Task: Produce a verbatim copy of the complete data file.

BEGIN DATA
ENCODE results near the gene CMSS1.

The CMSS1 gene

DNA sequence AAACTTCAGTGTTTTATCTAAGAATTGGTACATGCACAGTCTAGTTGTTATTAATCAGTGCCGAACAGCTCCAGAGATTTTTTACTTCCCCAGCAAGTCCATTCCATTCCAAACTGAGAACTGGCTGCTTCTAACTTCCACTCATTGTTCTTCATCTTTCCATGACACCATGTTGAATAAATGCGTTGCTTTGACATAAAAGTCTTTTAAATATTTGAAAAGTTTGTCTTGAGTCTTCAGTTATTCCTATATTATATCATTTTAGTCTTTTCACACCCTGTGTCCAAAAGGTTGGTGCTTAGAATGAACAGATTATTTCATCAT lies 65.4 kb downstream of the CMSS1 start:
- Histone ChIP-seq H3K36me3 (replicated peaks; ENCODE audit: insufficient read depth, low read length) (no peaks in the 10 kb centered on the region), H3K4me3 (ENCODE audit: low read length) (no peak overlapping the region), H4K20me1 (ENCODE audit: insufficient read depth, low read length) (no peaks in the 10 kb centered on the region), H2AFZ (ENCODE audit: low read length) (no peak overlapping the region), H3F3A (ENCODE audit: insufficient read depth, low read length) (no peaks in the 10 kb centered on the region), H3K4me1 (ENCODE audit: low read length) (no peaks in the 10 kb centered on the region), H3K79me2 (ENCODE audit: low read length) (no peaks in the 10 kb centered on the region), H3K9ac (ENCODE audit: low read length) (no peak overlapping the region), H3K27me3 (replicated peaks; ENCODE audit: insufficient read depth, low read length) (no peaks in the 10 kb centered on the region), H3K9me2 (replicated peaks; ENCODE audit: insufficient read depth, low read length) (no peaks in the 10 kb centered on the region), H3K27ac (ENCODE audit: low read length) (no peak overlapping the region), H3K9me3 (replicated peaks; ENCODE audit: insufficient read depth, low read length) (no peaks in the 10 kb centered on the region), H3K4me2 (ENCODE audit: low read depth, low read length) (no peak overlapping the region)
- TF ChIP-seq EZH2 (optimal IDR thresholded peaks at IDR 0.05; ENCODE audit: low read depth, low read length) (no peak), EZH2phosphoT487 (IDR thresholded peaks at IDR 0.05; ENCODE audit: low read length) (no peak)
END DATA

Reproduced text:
ENCODE results near the gene CMSS1.

The CMSS1 gene

DNA sequence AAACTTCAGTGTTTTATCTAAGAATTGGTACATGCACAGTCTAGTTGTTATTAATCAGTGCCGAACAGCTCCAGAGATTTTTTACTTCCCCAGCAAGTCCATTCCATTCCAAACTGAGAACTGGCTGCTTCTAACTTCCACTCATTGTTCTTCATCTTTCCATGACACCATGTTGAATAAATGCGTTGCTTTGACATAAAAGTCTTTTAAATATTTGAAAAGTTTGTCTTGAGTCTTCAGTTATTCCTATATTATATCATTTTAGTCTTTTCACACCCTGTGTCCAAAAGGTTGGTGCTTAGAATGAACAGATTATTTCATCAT lies 65.4 kb downstream of the CMSS1 start:
- Histone ChIP-seq H3K36me3 (replicated peaks; ENCODE audit: insufficient read depth, low read length) (no peaks in the 10 kb centered on the region), H3K4me3 (ENCODE audit: low read length) (no peak overlapping the region), H4K20me1 (ENCODE audit: insufficient read depth, low read length) (no peaks in the 10 kb centered on the region), H2AFZ (ENCODE audit: low read length) (no peak overlapping the region), H3F3A (ENCODE audit: insufficient read depth, low read length) (no peaks in the 10 kb centered on the region), H3K4me1 (ENCODE audit: low read length) (no peaks in the 10 kb centered on the region), H3K79me2 (ENCODE audit: low read length) (no peaks in the 10 kb centered on the region), H3K9ac (ENCODE audit: low read length) (no peak overlapping the region), H3K27me3 (replicated peaks; ENCODE audit: insufficient read depth, low read length) (no peaks in the 10 kb centered on the region), H3K9me2 (replicated peaks; ENCODE audit: insufficient read depth, low read length) (no peaks in the 10 kb centered on the region), H3K27ac (ENCODE audit: low read length) (no peak overlapping the region), H3K9me3 (replicated peaks; ENCODE audit: insufficient read depth, low read length) (no peaks in the 10 kb centered on the region), H3K4me2 (ENCODE audit: low read depth, low read length) (no peak overlapping the region)
- TF ChIP-seq EZH2 (optimal IDR thresholded peaks at IDR 0.05; ENCODE audit: low read depth, low read length) (no peak), EZH2phosphoT487 (IDR thresholded peaks at IDR 0.05; ENCODE audit: low read length) (no peak)